German psychologist Theodor Lipps suggested one of the earliest definitions of boredom in 1903, saying, "Boredom is a feeling of unpleasure arising out of a conflict between a need for intense mental activity and lack of incitement to it".
I just attended to my son's writers camp event. He and his fellows campers presented to their parents and friends a piece of a story each one of them wrote during their three weeks of creative learning. It was very impressive to hear the stories going from fiction to poetry presented by their own little writers. Once they finished their displays, they rushed to get some refreshments while feeling relieved they successfully stood up in front of the podium's library and read their artistic work.
Some of the parents approached the instructors of this UC Berkeley program to thank for their work and to learn more about them and their activities outside of this camp. One of the noticeable well prepared instructors came up with a thought that became my aha moment. She said that kids are overbooked nowadays and this doesn't help to develop their creativity. Kids need time to get bored, she emphasized. Their brains develop when they feel the need of looking and deciding what to do to overcome boredom.
I figured this need does not apply to kids exclusively but also to grown-ups lifestyle, including my family's experience trying to balance professional and personal life. We are constantly in a race from one activity, project or task to the other. There is no time in between, even better if we can multitask. In the old days to be bored was seen as a dangerous stage because it could lead to problematic behaviors.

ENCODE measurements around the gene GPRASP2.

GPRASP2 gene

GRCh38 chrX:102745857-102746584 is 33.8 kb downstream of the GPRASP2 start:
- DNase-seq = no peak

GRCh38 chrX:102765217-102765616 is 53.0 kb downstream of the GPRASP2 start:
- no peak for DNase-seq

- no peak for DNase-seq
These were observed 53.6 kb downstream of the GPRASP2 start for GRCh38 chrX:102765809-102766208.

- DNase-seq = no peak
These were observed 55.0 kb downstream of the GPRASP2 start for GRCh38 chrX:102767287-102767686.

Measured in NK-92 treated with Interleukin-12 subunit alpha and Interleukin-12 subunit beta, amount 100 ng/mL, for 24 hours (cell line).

However if we think deeply about this, we've also seen innovation coming out from folks with time to do things differently and better. This is even more evident in the tech industry where young engineers and scientist develop products and services disrupting traditional overbooked corporations.
The proposal is not to engage to a boring life, but to ensure we have a pause or downtime to trigger the need for intense mental activity that Lipps talked about and end up promoting creativity and innovation
I am looking forward to my family's downtime this summer. We have planned a very flexible journey to three different countries including a road-trip around Iceland in a camper van with no itinerary other than getting bored together.